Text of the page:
Hohoho! Merry Christmas, everyone! Some may take the celebration of Christmas more seriously than others, and some would just go along with the flow. Regardless, the season is here and everyone is taking this opportunity to have a breather from the helter skelter of life.
While we all enjoy the festivities of the holiday (unless you’re a Grinch), let’s take time to read about some facts about Christmas you may not know about.
It might interest you to know that Christmas, as Catholics observe it, started out as a pagan holiday. That’s right, most of the celebrations within the pagan event called Saturnalia have been adapted to the way we celebrate Christmas. Saturnalia is an ancient Roman Festival in honor of the agricultural deity, Saturn. The merry making, the gift-giving, and even the date when we celebrate Christmas (December) bear similarities to the Saturnalia festivities.
It was once illegal to Celebrate
Given the pagan origins of Christmas, it was once illegal to celebrate it. From 1659 to 1681, people were fined for celebrating Christmas. It also wasn’t recognized as a holiday until the 18th century that nations observed it as a holiday season. Until then, people worked well unto the end of the year. Be grateful we live in modern times.
Speaking of inauspicious beginnings, Santa Claus as we now know him, came from the mind of Washington Irving—the same guy who gave us the Headless Horseman on The Legend of Sleepy Hollow. In his book The Sketch Book of Geoffrey Crayon (where both Rip Van Winkle and The Legend of Sleepy Hollow also appeared), Irving wrote about St. Nicholas riding in the sky in a weightless wagon.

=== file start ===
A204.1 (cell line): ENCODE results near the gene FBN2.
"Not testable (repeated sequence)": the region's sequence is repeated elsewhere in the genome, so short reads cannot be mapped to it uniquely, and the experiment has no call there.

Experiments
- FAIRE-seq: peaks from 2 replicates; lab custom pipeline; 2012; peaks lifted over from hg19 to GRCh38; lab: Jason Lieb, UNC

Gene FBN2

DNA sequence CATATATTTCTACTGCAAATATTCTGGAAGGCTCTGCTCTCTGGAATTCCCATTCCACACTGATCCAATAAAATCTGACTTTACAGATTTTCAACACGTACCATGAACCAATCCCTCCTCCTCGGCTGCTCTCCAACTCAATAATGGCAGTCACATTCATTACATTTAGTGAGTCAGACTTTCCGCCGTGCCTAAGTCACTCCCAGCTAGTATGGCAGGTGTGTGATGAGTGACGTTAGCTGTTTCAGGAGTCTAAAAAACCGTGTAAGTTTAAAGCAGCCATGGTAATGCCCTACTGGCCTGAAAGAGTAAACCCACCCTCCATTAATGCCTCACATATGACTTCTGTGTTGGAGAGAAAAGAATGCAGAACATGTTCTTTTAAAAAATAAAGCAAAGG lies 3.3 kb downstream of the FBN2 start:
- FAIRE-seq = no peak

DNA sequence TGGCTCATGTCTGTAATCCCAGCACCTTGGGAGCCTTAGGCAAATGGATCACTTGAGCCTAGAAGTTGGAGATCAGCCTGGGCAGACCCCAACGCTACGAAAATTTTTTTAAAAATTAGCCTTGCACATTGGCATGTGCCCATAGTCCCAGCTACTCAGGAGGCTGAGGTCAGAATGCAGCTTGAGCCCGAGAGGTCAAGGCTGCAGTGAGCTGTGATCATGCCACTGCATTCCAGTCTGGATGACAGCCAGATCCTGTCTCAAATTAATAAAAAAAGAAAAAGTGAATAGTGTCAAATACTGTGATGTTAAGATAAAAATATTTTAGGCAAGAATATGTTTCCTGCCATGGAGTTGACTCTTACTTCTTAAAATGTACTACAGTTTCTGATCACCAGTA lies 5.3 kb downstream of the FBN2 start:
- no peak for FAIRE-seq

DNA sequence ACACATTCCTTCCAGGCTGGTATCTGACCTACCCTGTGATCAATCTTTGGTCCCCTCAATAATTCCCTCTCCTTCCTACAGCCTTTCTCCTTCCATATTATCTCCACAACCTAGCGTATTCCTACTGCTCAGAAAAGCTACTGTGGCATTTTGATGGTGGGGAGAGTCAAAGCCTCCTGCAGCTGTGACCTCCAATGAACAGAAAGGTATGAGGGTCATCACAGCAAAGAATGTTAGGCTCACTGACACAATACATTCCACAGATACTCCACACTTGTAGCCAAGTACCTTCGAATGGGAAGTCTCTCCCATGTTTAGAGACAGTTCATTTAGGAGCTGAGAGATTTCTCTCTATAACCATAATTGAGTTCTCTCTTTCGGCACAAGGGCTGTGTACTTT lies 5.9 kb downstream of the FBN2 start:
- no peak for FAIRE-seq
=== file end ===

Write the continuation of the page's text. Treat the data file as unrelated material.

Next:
Santa Claus himself first appeared in a green, white and blue outfit. His current red outfit became the standard after Coca-Cola came out with an ad showing St. Nick decked out in their company colors. Speaking of advertising gimmicks…
Rudolph and the Reindeers
Rudolph was conceived as a gimmick by a department store. Montgomery Ward came up with Rudolph to sell coloring books. He originally didn’t have a red nose. Montgomery Ward thought it would be funny to make him look like the reindeer was drunk. The rest of the reindeers were named after the poem, A Visit from St. Nicholas, name-checked them.
Santa Claus is Coming to Town
This Christmas standard was written by songwriter James Gillespie at a time when he was broke, jobless and his brother having recently died. He was asked to write a Christmas song, and was somehow able to overcome his grief and remember the good times he had with his brother. That was the inspiration behind this song. Hug your loved ones.
Unless this part of Philippine history has also been revised, it’s no secret that the country was once colonized by the Spaniards. Much of the traditions we observe today hark back to the 17th century when we were still under the Spanish rule. This includes the Misa de Gallo and the observance of Noche Buena.
Celebrating Christmas with puto bumbong might have originated to coincide with the November harvest season of rice. All manner of rice desserts were made after the harvest, and most of these end up as wam and fuzzy snacks for us Filipinos during Christmas season.
Christmas trees became popular when Queen Victoria and Germany’s Prince Albert married in the 1840s. Eight years later, American newspapers ran a sketch of the royal couple in front of a Christmas tree. The fever caught on. Even back then, people were going gaga over Royalties.
Have a Merry Christmas everyone!